The successful implementation of any new curriculum involves thoughtful planning and hard work on many levels. Experience from the field suggests that the following are critical in successfully using Investigations to improve the teaching and learning of mathematics for all students.

  • An Implementation Plan. Designing and implementing a long-term, well-articulated plan requires a diverse team with a strong leader and a shared vision of what effective elementary mathematics teaching and learning can and should look like. Communication about the plan needs to be clear and consistent, so that people know what is expected of them, and what resources are available to support them in their work. (Learn more about planning for implementation.)

  • A Plan for Professional Development. Deepening math teaching and learning requires a commitment to sustained professional development. All groups—teachers, teacher leaders, coaches/specialists, principals and administrators, etc.—will need professional development designed to meet their needs. Schools and districts also need to be building capacity—identifying, developing, and supporting leaders in each of these groups. (Learn more about planning for professional development.)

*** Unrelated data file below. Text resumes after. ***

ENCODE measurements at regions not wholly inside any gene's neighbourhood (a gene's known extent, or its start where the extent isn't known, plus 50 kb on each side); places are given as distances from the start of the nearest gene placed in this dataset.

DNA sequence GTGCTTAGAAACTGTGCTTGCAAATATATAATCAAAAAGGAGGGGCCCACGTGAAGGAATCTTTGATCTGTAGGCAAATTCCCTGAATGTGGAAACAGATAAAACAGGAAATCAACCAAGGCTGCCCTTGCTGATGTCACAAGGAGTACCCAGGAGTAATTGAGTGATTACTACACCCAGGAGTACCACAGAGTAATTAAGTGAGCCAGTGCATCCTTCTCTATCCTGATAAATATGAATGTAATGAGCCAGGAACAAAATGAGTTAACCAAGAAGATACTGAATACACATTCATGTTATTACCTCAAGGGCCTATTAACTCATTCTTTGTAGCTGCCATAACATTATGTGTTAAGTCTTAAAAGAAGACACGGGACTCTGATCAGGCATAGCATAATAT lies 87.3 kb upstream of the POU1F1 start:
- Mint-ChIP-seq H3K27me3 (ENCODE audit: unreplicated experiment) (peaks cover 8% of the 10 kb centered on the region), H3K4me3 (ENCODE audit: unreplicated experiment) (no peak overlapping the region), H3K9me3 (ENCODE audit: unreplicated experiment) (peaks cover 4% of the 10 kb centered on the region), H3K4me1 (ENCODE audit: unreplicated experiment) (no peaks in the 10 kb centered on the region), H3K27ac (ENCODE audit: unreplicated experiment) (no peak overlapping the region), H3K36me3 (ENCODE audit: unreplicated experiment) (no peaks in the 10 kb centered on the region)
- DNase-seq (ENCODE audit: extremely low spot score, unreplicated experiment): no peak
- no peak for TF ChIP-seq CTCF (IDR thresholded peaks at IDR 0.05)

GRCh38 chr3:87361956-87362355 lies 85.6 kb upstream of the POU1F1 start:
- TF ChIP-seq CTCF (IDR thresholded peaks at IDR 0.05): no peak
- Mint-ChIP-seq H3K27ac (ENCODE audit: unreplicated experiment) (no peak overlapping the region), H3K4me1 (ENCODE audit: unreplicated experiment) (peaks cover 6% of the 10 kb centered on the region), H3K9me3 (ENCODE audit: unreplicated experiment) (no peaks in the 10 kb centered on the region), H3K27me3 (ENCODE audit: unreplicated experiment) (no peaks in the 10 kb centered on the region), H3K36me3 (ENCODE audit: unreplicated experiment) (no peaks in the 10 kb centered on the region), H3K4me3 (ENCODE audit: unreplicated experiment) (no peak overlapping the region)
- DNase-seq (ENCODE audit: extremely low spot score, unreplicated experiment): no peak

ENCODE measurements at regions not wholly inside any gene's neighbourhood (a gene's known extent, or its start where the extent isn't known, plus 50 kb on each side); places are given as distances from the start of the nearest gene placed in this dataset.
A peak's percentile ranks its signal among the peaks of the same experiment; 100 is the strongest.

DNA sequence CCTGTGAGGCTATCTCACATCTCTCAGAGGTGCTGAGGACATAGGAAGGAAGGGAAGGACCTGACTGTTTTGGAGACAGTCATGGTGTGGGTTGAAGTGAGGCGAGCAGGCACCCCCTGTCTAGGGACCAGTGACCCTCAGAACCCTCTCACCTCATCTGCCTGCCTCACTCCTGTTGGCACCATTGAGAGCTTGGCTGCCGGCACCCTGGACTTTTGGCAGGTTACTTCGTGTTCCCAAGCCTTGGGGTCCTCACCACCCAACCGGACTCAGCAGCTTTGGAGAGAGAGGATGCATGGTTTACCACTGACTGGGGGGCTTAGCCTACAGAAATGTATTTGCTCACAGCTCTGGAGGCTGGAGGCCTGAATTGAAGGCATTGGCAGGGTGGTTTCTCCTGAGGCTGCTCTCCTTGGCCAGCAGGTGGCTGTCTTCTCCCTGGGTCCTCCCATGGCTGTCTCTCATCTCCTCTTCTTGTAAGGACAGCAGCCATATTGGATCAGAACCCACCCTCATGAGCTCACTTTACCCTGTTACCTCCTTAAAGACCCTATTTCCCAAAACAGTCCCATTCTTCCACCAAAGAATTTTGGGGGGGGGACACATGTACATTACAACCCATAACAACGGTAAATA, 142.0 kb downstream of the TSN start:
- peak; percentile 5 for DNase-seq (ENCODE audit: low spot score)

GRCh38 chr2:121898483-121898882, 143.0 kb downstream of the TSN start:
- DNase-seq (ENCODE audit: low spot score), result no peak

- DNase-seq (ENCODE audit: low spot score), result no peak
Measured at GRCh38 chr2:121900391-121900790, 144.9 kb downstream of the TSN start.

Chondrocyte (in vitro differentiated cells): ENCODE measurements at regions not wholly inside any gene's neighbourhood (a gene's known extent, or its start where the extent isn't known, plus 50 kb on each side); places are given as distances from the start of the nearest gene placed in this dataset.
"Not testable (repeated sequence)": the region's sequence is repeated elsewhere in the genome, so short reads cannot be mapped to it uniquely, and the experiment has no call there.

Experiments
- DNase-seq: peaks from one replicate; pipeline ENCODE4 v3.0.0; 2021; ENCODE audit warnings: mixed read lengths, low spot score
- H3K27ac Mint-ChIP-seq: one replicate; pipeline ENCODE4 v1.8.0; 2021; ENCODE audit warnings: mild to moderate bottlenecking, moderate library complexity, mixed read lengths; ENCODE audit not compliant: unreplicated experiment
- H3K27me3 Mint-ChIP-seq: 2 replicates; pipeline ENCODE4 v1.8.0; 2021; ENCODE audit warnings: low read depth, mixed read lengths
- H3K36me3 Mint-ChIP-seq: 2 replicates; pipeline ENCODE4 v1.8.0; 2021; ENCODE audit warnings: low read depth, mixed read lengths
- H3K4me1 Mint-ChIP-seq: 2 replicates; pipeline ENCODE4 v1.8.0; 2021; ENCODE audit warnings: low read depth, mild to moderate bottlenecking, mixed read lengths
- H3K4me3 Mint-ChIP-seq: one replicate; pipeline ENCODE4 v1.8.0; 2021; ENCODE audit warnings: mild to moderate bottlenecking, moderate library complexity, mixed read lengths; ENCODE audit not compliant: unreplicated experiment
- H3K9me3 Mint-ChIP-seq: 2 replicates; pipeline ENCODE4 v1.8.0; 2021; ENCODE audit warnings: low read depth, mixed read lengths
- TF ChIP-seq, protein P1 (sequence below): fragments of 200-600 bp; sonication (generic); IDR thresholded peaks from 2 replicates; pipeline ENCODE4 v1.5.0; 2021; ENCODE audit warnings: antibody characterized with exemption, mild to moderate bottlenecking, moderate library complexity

• A Plan for Working with Families. In a world where most adults learned that math is about memorizing a series of facts or steps or procedures, parents and families need to know why Investigations has been chosen, how it approaches the teaching and learning of math, and how they can help at home. They need to understand that Investigations focuses on the basics, and also asks that children develop understanding, flexibility, and the ability to reason mathematically — skills that are in high demand in today's high-tech and ever-changing world. (Learn more about working with families.)